Course Developer: Job Description, Duties and Requirements

Learn about a career as a course developer. Research the job description, education requirements and certification options to make an informed decision about starting a career in the field of training and development.

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Course Developer Job Description

According to job postings found on CareerBuilder.com in December 2013, course developers often work with human resources departments to provide employee training programs. Professionals may develop courses about company policies, new equipment or professional skills. Some course developers create training modules that are be used by other instructors. Developers may also present training courses to employees directly.

Course developers might also find employment within educational institutions. Some schools and colleges hire these specialists to help faculty members develop curricula. Course developers in this role might focus on a particular area of study, such as history, or on specific Web-based courses.

According to the U.S. Bureau of Labor Statistics (BLS) in May 2012, instructional coordinators, who help develop curriculum for schools, earn a median annual income of $60,050. Alternatively, human resources specialists earn a median of $55,800, and training and development managers for businesses bring in $95,400 per year. During the 2012-2022 decade, instructional coordinators are projected to experience 13% employment growth, while human resources specialists should see 8% growth, and jobs for training and development managers should rise by 11% (www.bls.gov).

Course Developer Job Duties

Job duties vary based on industry, but some common duties for course developers working in human resource departments may include researching company needs and drafting course outlines. During the research phase, course developers review multiple variables, such as corporate structure, employee knowledge base, employee training preferences and training deadlines. Course developers use this information to determine how to structure each course, what skills to cover and what communications tools to utilize.

After creating potential training courses, developers test these courses to verify they are effective. Testing may involve having small groups of employees go through training courses. After each group completes a course, they often fill out surveys to determine what they learned from training. Answers from these surveys allow course developers to adjust training modules as needed.

Course developers and instructional designers employed by colleges and universities may work in an advisory role. Their duties might include helping faculty to devise online lesson plans and then implementing those plans. They may need to have an understanding of Web design technologies, such as HTML and Dreamweaver. Those who work with elementary and high schools may play a more direct role in creating lesson plans, assignments and a formal curriculum for a specific course.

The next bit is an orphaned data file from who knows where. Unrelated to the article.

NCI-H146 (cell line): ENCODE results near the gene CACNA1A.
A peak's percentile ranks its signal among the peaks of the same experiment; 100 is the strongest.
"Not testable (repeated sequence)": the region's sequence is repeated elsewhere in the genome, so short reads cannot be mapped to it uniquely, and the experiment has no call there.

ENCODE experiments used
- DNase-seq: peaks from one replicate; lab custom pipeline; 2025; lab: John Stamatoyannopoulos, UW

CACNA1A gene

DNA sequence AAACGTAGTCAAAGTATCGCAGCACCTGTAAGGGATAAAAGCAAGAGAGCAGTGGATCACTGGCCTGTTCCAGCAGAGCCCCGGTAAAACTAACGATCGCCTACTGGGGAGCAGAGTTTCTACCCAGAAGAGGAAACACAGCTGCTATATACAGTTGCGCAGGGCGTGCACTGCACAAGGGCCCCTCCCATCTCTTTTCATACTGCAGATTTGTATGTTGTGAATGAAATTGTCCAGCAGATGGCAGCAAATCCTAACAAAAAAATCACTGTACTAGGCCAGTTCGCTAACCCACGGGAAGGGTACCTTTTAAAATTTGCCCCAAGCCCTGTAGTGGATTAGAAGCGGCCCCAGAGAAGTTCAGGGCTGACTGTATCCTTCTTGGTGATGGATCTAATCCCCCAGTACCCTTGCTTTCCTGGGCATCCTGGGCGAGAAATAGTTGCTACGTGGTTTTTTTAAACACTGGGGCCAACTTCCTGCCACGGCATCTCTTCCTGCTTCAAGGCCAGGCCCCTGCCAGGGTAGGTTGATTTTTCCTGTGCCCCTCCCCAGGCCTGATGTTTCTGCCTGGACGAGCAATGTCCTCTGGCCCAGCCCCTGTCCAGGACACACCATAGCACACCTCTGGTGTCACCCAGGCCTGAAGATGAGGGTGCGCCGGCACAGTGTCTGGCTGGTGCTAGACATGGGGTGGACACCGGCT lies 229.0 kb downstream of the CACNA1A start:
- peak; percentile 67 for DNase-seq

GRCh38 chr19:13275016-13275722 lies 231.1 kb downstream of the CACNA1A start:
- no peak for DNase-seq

Course Developer Job Requirements

Education

According to the BLS, workers in the human resources and training industry are often required to have the minimum of bachelor's degrees for employment. Job postings for course developers listed on CareerBuilder.com in December 2013 also showed an employer preference for applicants with bachelor's degrees.

Undergraduate degrees in human resources may prepare workers for this career field, but other majors, such as communications or education, may also provide necessary job training. Human resources courses may cover training and development, labor relations, problem-solving, business law and organizational behavior. Other relevant degree programs include those in instructional design and technology. Such programs provide students with the technical training to create corporate training seminars or produce instructional simulations. Those who wish to work in course development for an educational institute may be required to have a bachelor's or master's degree in the area they wish to work, as well as a teaching credential.

Certification

Not all employers require certification, per the BLS, but since course developers are in a niche field within human resources, certification may help them prove their years of experience and expertise to potential employers. Several trade organizations within the industry offer certification programs, including the Human Resource Certification Institute (HRCI).

While there may not be many course developer certification programs, HRCI does offer a more general option: the Professional in Human Resources (PHR) certification program. Eligibility for the PHR exam includes several years of experience within the industry. The exam covers topics such as workforce planning, business management, labor relations, risk management and human resources development.

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